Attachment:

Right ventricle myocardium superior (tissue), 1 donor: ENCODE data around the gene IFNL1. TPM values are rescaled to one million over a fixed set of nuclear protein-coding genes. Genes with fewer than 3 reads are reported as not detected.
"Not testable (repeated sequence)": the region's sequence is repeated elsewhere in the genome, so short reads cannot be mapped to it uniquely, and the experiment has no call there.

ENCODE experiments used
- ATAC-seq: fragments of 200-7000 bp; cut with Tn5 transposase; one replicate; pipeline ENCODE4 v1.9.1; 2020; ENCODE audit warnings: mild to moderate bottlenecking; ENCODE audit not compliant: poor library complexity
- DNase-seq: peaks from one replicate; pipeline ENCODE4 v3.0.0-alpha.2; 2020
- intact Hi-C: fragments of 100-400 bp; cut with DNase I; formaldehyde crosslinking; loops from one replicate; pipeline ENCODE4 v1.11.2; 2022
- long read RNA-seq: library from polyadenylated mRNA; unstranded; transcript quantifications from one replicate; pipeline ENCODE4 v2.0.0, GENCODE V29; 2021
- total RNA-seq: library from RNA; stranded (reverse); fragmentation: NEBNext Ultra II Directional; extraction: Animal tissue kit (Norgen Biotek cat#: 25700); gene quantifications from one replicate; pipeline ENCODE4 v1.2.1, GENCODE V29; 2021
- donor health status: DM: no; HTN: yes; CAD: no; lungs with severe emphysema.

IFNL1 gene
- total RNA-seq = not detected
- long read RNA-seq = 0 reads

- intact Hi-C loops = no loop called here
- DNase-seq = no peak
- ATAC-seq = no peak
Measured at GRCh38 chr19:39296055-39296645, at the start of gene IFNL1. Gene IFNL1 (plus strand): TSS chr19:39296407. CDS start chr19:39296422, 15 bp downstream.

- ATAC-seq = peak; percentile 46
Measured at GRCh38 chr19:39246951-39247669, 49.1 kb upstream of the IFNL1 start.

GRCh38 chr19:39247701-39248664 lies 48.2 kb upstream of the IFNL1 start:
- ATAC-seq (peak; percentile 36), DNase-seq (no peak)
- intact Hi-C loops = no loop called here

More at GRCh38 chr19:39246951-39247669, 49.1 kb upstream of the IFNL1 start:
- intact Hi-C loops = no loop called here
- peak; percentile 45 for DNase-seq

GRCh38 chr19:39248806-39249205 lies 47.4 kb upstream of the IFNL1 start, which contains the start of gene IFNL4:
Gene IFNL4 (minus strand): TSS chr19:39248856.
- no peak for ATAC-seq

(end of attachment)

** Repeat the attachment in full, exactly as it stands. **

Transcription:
Right ventricle myocardium superior (tissue), 1 donor: ENCODE data around the gene IFNL1. TPM values are rescaled to one million over a fixed set of nuclear protein-coding genes. Genes with fewer than 3 reads are reported as not detected.
"Not testable (repeated sequence)": the region's sequence is repeated elsewhere in the genome, so short reads cannot be mapped to it uniquely, and the experiment has no call there.

ENCODE experiments used
- ATAC-seq: fragments of 200-7000 bp; cut with Tn5 transposase; one replicate; pipeline ENCODE4 v1.9.1; 2020; ENCODE audit warnings: mild to moderate bottlenecking; ENCODE audit not compliant: poor library complexity
- DNase-seq: peaks from one replicate; pipeline ENCODE4 v3.0.0-alpha.2; 2020
- intact Hi-C: fragments of 100-400 bp; cut with DNase I; formaldehyde crosslinking; loops from one replicate; pipeline ENCODE4 v1.11.2; 2022
- long read RNA-seq: library from polyadenylated mRNA; unstranded; transcript quantifications from one replicate; pipeline ENCODE4 v2.0.0, GENCODE V29; 2021
- total RNA-seq: library from RNA; stranded (reverse); fragmentation: NEBNext Ultra II Directional; extraction: Animal tissue kit (Norgen Biotek cat#: 25700); gene quantifications from one replicate; pipeline ENCODE4 v1.2.1, GENCODE V29; 2021
- donor health status: DM: no; HTN: yes; CAD: no; lungs with severe emphysema.

IFNL1 gene
- total RNA-seq = not detected
- long read RNA-seq = 0 reads

- intact Hi-C loops = no loop called here
- DNase-seq = no peak
- ATAC-seq = no peak
Measured at GRCh38 chr19:39296055-39296645, at the start of gene IFNL1. Gene IFNL1 (plus strand): TSS chr19:39296407. CDS start chr19:39296422, 15 bp downstream.

- ATAC-seq = peak; percentile 46
Measured at GRCh38 chr19:39246951-39247669, 49.1 kb upstream of the IFNL1 start.

GRCh38 chr19:39247701-39248664 lies 48.2 kb upstream of the IFNL1 start:
- ATAC-seq (peak; percentile 36), DNase-seq (no peak)
- intact Hi-C loops = no loop called here

More at GRCh38 chr19:39246951-39247669, 49.1 kb upstream of the IFNL1 start:
- intact Hi-C loops = no loop called here
- peak; percentile 45 for DNase-seq

GRCh38 chr19:39248806-39249205 lies 47.4 kb upstream of the IFNL1 start, which contains the start of gene IFNL4:
Gene IFNL4 (minus strand): TSS chr19:39248856.
- no peak for ATAC-seq